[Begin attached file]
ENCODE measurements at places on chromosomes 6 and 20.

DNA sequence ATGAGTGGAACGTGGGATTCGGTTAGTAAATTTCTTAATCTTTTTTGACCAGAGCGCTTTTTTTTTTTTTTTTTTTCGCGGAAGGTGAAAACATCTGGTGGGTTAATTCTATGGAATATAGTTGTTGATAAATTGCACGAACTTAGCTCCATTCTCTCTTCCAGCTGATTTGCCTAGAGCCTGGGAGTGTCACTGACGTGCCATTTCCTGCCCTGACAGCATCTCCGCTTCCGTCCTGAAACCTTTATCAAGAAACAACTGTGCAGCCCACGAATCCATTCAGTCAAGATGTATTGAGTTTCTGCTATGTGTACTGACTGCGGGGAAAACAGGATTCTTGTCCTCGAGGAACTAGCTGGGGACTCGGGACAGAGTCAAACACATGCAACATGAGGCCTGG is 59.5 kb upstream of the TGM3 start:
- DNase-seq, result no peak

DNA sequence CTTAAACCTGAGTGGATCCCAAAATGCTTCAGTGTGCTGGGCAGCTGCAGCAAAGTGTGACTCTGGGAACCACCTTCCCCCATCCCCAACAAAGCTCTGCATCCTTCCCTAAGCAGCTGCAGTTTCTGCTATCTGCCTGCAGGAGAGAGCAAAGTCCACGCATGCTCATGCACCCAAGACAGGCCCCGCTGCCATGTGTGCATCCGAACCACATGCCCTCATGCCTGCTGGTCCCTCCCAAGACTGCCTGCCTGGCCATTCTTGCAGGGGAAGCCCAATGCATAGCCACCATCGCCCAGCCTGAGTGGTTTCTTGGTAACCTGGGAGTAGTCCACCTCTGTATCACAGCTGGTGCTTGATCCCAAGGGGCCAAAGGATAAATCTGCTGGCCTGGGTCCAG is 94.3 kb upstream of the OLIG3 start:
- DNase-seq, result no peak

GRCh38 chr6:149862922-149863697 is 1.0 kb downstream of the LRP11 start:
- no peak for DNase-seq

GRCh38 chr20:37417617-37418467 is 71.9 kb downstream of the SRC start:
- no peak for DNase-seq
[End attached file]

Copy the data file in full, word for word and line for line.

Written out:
ENCODE measurements at places on chromosomes 6 and 20.

DNA sequence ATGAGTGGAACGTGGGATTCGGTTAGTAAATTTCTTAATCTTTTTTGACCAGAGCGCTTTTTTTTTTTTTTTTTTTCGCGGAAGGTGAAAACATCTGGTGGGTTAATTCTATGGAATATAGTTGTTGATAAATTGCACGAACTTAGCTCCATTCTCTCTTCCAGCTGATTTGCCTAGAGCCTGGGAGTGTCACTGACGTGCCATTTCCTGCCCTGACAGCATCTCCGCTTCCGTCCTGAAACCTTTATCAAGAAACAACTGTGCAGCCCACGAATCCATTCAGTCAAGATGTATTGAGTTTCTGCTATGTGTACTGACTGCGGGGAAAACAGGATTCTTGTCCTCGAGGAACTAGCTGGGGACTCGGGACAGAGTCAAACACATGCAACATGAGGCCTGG is 59.5 kb upstream of the TGM3 start:
- DNase-seq, result no peak

DNA sequence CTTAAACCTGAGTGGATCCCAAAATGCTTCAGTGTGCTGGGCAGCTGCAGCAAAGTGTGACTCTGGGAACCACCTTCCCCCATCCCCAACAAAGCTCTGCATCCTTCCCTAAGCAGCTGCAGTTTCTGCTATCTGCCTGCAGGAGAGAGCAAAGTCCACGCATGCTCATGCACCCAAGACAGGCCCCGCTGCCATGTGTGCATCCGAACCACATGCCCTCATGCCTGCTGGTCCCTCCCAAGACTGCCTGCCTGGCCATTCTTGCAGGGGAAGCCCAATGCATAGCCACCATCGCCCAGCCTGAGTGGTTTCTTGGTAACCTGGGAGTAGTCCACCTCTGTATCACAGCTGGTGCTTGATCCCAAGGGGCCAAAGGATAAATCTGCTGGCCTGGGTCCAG is 94.3 kb upstream of the OLIG3 start:
- DNase-seq, result no peak

GRCh38 chr6:149862922-149863697 is 1.0 kb downstream of the LRP11 start:
- no peak for DNase-seq

GRCh38 chr20:37417617-37418467 is 71.9 kb downstream of the SRC start:
- no peak for DNase-seq